Áras hopefuls should face more scrutiny - minister
A government minister has called on local authorities to increase the level of scrutiny on presidential hopefuls.
Junior minister in the Department of Finance Michael D'Arcy has said, based on previous campaigns, he believes there should be more done by councillors to scrutinise prospective candidates.
"The process is three or four candidates - and it happened in the past - showed up at a local authority meeting and they all got nominated. I don't think that's giving due consideration to somebody who wants to be the head of State," he said.
"I think the local authorities should do a lot more scrutiny than they currently do before the nomination of somebody."
"I don't think they should do it just for the sake of it, just because they have the power to nominate somebody. They should be scrutinised, analysed, because it's a tough campaign.
"It's been a tough campaign in the past and I don't think that power should be taken lightly," he added.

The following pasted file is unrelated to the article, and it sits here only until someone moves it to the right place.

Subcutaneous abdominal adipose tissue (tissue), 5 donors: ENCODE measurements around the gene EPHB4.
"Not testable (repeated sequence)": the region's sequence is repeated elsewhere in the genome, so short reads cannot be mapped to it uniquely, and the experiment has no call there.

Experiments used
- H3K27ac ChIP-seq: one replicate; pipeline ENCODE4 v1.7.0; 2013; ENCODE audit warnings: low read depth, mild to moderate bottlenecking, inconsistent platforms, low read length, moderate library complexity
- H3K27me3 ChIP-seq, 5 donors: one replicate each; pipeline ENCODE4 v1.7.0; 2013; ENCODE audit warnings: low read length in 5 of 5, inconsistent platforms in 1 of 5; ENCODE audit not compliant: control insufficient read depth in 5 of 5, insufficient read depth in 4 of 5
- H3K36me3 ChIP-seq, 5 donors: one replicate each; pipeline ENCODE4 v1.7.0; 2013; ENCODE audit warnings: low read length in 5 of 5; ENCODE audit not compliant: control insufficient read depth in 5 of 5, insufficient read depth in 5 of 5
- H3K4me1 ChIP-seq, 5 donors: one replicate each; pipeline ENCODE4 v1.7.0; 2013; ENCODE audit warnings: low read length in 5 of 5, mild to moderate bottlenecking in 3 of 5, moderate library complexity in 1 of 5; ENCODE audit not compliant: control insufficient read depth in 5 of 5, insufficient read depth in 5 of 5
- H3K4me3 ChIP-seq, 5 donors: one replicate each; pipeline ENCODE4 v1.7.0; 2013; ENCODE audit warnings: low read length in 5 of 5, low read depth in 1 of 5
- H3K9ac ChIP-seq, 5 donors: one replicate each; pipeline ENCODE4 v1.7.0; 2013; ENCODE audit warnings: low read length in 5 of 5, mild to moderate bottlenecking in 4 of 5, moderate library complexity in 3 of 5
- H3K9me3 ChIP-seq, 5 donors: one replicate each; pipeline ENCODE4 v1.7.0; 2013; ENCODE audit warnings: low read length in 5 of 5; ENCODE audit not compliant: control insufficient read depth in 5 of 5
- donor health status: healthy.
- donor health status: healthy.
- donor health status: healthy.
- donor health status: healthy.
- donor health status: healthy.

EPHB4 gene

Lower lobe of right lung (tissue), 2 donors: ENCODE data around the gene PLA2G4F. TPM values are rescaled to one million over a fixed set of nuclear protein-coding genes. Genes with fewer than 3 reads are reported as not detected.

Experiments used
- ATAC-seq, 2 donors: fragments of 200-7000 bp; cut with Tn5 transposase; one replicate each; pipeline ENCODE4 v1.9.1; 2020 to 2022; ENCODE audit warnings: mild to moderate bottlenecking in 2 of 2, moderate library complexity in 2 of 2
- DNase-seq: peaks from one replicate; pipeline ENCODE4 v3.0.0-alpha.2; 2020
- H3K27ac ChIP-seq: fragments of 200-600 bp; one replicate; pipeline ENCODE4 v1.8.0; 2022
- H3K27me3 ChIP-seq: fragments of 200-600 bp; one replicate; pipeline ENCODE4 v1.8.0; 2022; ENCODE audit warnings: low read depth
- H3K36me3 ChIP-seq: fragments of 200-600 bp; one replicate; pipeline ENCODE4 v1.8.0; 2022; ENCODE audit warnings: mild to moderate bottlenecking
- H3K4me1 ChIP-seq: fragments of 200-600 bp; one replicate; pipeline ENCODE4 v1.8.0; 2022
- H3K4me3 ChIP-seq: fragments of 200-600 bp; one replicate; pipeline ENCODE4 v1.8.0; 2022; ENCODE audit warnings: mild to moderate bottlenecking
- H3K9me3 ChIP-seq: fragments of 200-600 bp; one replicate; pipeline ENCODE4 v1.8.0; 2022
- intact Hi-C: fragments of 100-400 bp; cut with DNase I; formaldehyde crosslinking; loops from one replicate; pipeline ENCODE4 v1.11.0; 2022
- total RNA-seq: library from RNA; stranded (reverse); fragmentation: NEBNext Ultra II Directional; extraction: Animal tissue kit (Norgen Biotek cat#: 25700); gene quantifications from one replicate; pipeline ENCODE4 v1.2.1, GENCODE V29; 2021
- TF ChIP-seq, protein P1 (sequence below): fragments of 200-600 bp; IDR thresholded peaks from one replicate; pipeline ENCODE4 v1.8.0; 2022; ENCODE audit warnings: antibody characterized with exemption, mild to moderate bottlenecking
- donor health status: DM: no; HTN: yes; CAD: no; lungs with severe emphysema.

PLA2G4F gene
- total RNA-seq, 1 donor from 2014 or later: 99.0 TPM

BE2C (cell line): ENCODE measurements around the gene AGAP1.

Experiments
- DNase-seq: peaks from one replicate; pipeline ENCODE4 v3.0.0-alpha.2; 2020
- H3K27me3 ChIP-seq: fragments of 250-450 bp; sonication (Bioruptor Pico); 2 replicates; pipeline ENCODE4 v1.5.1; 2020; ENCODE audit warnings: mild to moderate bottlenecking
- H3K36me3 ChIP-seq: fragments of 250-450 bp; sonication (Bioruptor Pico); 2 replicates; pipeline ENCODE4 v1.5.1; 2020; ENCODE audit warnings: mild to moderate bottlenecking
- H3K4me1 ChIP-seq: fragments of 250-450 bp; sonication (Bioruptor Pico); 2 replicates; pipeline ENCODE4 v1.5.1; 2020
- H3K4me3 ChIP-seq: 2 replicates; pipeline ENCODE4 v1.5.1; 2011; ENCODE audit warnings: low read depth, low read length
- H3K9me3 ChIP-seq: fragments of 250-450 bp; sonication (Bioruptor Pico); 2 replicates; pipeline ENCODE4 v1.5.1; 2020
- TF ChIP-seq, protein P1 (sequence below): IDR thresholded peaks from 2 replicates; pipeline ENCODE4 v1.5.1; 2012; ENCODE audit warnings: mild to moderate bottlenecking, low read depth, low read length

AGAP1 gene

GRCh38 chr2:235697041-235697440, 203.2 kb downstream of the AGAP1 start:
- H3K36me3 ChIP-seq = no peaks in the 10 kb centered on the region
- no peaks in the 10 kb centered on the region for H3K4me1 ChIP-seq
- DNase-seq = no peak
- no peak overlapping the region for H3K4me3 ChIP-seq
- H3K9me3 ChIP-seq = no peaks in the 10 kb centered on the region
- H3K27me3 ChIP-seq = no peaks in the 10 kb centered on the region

Local authorities have a constitutional power which allows them to nominate a candidate to run. A prospective challenger needs the backing of four councils to lodge nomination papers.
Already one council has heard from election hopefuls. Businessman Gavin Duffy, Senator Joan Freeman and former Aer Lingus employee Patrick Feeney made their pitches to Waterford County Council.
No vote can take place on nominating a candidate before a presidential electoral order is signed, expected to happen next month.
Mr D'Arcy was speaking ahead of the announcement by the three candidates of their intentions to court local authority support.
When asked how he envisaged candidates should be scrutinised by councils, Mr D'Arcy said: "That's a matter for them. I just don't think it should be a very easy process."